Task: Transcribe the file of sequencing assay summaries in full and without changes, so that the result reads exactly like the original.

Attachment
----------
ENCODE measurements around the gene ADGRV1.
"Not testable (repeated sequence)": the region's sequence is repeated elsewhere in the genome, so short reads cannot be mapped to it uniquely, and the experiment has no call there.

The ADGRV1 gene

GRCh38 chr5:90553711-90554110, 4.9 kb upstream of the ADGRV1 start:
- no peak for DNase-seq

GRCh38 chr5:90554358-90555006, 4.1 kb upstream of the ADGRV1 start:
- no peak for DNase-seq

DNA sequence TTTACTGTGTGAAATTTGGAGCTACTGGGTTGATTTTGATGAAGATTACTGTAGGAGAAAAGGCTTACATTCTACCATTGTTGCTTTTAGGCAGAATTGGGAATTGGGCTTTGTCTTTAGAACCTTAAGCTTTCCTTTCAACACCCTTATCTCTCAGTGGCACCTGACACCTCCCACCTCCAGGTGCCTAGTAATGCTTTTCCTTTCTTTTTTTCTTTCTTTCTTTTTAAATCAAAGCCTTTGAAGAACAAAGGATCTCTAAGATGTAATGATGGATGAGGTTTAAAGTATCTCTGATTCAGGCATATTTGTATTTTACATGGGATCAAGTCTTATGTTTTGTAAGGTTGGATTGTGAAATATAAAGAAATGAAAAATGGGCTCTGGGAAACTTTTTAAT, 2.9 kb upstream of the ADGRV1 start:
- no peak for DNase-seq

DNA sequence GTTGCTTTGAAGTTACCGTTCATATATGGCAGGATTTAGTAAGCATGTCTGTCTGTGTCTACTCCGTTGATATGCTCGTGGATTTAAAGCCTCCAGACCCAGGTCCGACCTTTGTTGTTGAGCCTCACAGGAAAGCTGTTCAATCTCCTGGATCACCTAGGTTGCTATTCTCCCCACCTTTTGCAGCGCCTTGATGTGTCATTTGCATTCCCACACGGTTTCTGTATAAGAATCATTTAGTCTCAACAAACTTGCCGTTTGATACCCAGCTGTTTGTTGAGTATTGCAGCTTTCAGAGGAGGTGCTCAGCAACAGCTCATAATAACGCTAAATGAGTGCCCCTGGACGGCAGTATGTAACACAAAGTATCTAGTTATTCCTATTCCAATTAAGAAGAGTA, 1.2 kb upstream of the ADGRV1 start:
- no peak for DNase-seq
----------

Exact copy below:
ENCODE measurements around the gene ADGRV1.
"Not testable (repeated sequence)": the region's sequence is repeated elsewhere in the genome, so short reads cannot be mapped to it uniquely, and the experiment has no call there.

The ADGRV1 gene

GRCh38 chr5:90553711-90554110, 4.9 kb upstream of the ADGRV1 start:
- no peak for DNase-seq

GRCh38 chr5:90554358-90555006, 4.1 kb upstream of the ADGRV1 start:
- no peak for DNase-seq

DNA sequence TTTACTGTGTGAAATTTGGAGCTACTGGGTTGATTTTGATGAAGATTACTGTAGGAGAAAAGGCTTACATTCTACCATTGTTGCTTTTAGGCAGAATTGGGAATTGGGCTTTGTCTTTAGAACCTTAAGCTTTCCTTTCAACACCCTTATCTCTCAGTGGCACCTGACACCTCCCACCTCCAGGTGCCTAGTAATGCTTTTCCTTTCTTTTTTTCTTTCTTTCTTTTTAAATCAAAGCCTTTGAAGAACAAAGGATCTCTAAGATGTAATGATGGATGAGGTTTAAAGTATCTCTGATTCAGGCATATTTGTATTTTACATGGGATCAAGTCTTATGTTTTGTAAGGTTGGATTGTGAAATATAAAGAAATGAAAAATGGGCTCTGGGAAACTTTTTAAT, 2.9 kb upstream of the ADGRV1 start:
- no peak for DNase-seq

DNA sequence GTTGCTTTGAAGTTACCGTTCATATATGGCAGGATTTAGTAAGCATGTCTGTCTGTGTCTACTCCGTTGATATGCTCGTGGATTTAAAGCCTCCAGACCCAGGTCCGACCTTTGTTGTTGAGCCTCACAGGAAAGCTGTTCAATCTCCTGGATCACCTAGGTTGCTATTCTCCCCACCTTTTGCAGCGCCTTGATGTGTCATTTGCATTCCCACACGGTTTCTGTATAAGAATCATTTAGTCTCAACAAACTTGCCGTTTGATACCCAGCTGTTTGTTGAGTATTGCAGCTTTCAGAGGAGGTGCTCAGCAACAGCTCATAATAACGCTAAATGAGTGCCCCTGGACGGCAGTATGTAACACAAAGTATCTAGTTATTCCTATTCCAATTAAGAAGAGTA, 1.2 kb upstream of the ADGRV1 start:
- no peak for DNase-seq